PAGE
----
Again, the dogwoods, silver bells, magnolias and cherries
dash to life and light in a florid swirl of colors: red,
white and magenta twirls. It is the urge to procreate
so long suppressed that propels this playful excess.
the sober greens will speak
when April turns to May.
A swathe of periwinkle blue thriving
in April: this won’t last till May.
A quartet of summer birds roosts
on the cornice: they are real not painted.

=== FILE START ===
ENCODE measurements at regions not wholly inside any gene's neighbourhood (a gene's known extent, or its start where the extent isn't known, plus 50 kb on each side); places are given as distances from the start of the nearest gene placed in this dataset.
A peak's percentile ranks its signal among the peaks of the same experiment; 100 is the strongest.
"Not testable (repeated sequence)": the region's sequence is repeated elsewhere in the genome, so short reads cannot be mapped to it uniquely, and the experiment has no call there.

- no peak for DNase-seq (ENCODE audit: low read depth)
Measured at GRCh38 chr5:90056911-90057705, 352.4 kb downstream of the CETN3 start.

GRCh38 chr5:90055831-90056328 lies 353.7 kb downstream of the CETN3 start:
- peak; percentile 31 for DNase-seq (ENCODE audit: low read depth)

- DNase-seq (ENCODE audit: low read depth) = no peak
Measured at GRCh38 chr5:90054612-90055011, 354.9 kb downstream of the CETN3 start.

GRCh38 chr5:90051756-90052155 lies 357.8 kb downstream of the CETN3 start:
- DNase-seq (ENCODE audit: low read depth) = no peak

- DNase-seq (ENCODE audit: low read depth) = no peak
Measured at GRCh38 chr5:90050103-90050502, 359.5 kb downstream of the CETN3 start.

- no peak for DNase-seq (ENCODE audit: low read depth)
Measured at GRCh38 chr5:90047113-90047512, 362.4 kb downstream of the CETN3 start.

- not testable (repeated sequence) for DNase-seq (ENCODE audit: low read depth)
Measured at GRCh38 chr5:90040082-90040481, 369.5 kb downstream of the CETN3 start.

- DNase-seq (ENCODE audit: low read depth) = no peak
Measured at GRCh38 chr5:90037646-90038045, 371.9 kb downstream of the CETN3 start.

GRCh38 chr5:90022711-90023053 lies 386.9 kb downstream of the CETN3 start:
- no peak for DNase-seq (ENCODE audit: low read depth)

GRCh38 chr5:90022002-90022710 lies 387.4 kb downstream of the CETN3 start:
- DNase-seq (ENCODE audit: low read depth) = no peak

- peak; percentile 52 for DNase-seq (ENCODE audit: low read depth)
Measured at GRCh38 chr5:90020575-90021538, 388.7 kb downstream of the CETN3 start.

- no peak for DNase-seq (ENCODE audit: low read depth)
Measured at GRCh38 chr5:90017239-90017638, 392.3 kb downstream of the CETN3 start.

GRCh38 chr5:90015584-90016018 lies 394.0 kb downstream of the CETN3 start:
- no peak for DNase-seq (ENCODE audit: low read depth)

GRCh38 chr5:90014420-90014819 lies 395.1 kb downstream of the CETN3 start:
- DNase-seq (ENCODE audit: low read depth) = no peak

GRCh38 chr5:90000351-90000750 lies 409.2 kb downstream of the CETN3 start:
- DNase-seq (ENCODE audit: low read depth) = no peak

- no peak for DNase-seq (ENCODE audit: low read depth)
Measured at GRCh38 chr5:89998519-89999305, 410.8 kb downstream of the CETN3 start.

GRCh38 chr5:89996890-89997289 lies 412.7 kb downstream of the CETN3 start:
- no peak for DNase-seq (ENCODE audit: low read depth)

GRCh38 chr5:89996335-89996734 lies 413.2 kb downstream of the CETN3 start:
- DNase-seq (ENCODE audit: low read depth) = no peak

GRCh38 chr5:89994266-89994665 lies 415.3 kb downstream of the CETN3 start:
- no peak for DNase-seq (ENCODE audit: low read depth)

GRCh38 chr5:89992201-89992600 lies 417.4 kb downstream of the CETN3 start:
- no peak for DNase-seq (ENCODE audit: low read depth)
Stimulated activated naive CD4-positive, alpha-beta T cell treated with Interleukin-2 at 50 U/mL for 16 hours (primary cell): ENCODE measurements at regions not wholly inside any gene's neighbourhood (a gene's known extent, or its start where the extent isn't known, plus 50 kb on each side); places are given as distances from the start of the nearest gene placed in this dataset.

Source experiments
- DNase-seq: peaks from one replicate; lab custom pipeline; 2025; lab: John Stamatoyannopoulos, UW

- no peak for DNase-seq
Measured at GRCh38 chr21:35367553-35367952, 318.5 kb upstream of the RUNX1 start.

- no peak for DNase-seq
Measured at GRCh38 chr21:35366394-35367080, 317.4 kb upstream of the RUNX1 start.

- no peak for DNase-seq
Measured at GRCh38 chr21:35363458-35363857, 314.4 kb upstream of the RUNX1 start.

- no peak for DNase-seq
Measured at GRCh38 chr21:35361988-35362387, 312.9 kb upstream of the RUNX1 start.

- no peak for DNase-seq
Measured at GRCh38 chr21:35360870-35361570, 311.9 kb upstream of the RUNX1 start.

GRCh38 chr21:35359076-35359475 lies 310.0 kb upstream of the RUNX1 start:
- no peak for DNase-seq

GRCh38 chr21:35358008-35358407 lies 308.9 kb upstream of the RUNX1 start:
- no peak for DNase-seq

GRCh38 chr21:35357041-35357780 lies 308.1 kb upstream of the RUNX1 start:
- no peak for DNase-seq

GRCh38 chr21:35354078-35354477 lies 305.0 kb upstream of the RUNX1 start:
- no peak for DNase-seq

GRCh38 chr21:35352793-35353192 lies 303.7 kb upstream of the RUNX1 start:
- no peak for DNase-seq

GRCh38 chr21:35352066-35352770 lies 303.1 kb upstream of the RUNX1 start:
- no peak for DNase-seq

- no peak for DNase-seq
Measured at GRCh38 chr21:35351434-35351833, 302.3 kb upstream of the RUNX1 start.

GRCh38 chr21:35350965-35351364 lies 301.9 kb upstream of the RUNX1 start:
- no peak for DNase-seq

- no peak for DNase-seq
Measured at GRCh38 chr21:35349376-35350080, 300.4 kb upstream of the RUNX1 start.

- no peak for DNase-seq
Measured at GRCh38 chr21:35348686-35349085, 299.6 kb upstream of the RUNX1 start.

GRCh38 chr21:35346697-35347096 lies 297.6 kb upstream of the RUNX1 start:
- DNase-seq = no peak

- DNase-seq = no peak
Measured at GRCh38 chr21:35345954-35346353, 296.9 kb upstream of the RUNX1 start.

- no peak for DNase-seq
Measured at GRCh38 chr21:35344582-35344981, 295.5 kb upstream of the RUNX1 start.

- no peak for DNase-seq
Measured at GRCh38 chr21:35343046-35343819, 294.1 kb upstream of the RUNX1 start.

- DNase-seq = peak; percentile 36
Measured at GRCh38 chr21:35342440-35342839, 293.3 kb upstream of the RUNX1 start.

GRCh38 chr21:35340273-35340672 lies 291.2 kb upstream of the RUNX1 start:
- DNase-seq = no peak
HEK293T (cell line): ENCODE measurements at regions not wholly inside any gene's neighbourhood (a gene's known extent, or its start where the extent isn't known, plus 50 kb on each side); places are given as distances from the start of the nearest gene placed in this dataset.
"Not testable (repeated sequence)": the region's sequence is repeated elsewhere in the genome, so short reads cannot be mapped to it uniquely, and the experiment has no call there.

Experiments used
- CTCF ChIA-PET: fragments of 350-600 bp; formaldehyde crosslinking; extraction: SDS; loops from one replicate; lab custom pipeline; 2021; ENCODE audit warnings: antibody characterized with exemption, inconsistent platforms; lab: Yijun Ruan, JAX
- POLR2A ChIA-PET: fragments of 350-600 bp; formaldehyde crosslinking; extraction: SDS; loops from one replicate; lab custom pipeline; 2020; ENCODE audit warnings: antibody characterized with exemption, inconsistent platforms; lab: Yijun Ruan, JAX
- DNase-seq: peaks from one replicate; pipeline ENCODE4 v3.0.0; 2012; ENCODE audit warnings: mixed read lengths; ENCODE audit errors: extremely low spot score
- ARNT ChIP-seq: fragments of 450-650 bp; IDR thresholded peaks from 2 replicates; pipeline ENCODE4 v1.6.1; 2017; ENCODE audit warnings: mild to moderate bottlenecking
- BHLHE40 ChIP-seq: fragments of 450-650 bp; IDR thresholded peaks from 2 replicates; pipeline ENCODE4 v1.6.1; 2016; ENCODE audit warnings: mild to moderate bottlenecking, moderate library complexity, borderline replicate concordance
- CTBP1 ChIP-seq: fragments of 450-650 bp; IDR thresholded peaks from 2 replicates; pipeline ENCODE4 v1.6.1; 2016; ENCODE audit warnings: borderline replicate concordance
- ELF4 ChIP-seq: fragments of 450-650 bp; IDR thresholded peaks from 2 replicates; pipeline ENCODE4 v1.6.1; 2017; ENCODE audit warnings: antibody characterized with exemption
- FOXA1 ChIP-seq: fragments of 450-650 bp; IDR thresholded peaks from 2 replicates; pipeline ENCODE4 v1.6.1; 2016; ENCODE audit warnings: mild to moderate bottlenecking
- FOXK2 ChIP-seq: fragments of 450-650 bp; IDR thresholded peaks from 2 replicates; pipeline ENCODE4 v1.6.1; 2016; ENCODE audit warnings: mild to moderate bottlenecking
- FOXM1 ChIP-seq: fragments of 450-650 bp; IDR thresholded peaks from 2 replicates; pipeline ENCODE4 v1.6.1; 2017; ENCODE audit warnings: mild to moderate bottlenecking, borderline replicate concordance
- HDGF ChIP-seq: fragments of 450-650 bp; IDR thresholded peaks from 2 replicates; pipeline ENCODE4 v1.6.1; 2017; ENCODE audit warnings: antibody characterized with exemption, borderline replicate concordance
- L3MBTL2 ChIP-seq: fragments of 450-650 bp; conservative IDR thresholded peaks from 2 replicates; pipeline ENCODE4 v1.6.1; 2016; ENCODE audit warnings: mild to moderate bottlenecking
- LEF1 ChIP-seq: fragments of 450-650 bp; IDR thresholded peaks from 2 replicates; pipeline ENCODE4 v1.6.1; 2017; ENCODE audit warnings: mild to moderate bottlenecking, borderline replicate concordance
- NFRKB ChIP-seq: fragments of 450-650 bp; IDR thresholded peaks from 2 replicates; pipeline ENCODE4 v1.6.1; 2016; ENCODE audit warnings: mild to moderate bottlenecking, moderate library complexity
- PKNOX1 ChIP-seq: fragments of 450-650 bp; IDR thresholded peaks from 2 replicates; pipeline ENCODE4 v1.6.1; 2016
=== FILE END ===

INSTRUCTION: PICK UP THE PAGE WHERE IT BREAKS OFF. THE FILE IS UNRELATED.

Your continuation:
Once-green, rain-sodden leaves hug
the streets: scenes from an autumn massacre.
The light from distant galaxies varnishes
the winter sky: it is brighter than ochre.
M. Shahid Alam is professor of economics at Northeastern University, Boston. His poetry and translations of Ghalib have appeared (or will appear) in TriQuarterly Online, Southern Review, Prairie Schooner, Chicago Review, Beloit Poetry Journal, Sufi, Marlboro Review,Critical Muslim, Paintbrush, West Coast Review, etc.